Design Considerations

It is probably apparent that most overrides are really feedback control loops. They therefore are subject to stability considerations. In many cases they are also subject to truly hard constraints, as, for example, maximum column-base pressure. Since any feedback control system must have some room within which to work, the overrides must be so designed that the process does not normally approach the hard constraints too closely.

In the case of overrides with proportional-only action, we can visualize, as shown in Figure 9.18, a zone between hard and soft constraints. The width* of this zone is determined by the override loop gain, which is limited by stability considerations. With a proportional control loop designed for dead-beat response, there is a unique relationship between the value of the manipulated variable and the distance between the process variable and its hard constraint. The manipulated variable always reaches its maximum (or minimum) value before the process variable exceeds its hard constraint. The soft constraint will correspond to the minimum (or maximum) value of the override output. The takeover point between normal and override controls will be at a variable position (depending on operating conditions) somewhere between the hard and soft constraints.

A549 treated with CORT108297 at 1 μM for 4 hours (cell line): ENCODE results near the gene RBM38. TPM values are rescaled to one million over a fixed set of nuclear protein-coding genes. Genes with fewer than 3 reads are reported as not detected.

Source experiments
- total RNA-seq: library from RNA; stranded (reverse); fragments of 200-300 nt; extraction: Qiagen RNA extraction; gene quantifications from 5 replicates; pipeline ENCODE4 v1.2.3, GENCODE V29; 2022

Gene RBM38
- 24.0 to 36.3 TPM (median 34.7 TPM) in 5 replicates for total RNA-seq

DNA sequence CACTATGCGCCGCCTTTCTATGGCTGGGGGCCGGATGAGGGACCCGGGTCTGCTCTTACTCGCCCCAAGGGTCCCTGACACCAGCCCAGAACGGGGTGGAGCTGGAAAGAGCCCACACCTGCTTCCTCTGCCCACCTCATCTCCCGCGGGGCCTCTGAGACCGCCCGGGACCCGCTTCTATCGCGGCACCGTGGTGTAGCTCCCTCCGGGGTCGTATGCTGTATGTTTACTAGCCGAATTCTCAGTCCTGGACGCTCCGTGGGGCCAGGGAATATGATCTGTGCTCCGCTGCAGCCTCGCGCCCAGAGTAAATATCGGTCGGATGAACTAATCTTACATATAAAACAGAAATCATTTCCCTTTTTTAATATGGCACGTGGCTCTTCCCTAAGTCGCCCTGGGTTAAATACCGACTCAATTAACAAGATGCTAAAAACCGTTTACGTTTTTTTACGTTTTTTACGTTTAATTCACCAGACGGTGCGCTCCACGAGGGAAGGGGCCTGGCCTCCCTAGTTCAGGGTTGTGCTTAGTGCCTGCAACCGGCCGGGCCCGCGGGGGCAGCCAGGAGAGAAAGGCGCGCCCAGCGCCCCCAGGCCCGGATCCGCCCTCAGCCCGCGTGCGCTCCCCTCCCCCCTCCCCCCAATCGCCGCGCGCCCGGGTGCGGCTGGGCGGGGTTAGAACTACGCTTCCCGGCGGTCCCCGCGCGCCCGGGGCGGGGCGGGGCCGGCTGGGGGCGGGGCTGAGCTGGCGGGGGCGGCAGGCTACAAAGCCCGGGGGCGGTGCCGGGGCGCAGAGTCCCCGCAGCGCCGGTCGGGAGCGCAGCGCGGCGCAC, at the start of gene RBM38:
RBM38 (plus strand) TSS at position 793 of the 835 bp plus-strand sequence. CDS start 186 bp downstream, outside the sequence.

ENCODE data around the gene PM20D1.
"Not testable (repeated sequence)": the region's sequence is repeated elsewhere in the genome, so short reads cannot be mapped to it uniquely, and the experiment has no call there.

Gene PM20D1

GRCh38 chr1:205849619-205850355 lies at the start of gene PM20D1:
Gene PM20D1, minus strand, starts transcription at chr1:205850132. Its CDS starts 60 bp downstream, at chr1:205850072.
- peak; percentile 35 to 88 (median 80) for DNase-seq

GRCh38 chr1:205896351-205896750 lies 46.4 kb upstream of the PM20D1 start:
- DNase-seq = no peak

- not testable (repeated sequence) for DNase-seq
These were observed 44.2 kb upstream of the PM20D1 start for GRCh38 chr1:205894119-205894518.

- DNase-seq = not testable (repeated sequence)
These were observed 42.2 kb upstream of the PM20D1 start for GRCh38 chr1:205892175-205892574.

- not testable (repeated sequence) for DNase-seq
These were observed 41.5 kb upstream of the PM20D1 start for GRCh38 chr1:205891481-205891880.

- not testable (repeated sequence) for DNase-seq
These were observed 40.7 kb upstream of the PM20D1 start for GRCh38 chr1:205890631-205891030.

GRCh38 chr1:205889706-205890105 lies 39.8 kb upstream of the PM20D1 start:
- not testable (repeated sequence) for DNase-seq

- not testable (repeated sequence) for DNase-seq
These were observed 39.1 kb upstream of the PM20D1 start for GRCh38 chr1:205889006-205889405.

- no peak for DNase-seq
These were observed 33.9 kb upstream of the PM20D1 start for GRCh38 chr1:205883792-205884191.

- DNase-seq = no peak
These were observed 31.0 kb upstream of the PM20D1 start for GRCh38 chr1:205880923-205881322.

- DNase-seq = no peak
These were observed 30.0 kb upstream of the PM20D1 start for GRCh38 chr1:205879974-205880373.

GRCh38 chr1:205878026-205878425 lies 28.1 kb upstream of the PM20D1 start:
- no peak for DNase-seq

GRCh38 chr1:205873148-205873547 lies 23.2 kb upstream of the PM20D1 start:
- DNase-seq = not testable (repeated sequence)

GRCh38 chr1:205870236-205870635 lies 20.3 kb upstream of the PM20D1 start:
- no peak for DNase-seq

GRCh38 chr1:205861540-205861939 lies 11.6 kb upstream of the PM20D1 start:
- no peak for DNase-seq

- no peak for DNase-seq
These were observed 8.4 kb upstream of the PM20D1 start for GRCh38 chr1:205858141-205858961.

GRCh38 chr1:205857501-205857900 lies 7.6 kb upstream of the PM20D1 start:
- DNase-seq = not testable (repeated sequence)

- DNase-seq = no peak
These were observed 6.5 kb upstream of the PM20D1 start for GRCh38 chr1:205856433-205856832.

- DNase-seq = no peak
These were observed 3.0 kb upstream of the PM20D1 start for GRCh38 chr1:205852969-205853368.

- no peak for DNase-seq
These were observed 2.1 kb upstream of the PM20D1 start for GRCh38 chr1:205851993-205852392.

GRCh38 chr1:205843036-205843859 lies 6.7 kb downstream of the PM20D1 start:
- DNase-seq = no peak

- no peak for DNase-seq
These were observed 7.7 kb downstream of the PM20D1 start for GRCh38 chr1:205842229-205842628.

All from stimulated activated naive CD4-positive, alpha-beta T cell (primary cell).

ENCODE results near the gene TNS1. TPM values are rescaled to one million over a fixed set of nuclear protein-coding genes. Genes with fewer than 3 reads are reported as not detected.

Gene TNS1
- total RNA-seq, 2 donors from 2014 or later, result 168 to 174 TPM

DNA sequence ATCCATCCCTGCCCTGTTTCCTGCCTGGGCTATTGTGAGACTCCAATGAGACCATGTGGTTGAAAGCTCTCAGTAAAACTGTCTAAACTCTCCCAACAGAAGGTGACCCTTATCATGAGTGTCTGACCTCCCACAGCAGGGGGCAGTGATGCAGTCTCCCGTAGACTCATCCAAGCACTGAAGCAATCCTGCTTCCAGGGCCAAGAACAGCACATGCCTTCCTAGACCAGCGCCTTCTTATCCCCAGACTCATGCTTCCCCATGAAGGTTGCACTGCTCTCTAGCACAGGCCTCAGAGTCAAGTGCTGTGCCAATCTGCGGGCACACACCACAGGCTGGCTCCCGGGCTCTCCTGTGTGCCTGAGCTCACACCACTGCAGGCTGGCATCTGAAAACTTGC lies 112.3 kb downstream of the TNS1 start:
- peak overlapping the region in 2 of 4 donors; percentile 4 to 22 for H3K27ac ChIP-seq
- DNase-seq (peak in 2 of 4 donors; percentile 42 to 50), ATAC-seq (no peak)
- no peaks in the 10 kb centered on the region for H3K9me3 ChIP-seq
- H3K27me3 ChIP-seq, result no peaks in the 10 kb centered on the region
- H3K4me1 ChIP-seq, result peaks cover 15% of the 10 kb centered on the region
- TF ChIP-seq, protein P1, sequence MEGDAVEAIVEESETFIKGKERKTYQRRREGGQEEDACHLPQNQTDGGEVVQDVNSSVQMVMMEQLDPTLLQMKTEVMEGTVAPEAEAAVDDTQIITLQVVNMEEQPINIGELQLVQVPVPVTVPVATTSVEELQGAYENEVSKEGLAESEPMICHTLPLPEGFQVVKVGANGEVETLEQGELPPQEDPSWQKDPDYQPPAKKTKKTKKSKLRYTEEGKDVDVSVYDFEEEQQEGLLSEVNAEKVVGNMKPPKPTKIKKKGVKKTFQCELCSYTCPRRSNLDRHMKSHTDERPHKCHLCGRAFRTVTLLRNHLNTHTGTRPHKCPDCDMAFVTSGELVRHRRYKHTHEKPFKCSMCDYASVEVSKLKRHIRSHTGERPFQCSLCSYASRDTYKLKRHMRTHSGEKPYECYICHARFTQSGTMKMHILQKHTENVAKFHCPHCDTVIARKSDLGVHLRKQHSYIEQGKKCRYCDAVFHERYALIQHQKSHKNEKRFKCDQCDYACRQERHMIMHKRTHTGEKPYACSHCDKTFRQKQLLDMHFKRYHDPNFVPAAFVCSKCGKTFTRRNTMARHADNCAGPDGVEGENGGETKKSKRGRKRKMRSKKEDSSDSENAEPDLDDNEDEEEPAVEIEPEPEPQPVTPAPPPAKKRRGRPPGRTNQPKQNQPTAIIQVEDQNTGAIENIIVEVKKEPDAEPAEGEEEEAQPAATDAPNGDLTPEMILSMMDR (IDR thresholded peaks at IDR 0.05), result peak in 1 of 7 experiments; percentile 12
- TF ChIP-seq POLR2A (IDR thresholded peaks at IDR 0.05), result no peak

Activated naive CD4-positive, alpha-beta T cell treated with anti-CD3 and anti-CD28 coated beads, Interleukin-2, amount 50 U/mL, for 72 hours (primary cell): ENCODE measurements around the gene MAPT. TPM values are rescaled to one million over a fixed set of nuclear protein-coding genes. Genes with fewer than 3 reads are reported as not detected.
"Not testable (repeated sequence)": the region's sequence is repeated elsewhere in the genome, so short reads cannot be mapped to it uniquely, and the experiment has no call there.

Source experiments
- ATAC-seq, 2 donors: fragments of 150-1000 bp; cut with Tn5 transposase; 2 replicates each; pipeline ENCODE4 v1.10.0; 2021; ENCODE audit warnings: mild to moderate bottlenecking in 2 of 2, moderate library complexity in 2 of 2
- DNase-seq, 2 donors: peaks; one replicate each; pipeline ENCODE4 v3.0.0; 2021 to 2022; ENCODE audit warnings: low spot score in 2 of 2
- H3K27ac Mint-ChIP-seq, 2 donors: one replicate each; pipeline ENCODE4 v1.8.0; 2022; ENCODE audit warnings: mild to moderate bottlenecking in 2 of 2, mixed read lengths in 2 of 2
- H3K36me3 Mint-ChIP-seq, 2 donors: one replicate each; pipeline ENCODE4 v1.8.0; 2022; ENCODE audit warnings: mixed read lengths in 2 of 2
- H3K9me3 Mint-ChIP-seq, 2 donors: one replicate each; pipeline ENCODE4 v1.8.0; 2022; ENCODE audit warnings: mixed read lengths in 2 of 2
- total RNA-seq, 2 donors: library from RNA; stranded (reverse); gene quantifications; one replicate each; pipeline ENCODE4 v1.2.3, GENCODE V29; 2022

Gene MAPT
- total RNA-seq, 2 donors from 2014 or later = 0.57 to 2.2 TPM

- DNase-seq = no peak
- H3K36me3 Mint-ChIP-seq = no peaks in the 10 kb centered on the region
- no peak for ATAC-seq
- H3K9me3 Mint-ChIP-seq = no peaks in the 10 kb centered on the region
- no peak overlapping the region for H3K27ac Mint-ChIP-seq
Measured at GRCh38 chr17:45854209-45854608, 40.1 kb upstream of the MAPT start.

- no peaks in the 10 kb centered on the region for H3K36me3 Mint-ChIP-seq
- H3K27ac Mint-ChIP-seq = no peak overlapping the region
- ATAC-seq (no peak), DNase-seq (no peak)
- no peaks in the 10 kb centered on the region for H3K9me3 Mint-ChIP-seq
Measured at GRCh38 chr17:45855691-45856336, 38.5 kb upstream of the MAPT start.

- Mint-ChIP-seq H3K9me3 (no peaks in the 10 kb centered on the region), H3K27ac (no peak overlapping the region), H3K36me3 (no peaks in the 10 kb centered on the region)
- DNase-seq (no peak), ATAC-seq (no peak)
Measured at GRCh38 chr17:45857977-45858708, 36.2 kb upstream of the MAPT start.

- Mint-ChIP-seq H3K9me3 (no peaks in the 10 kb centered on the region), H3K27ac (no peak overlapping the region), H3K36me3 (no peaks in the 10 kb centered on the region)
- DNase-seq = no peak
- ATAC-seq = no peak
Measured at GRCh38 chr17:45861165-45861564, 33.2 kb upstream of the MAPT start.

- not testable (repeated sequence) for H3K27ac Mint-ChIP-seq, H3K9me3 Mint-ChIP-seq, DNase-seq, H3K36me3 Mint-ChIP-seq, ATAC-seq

* It is very helpful to think of this zone as a fraction of the measured variable transmitter span.



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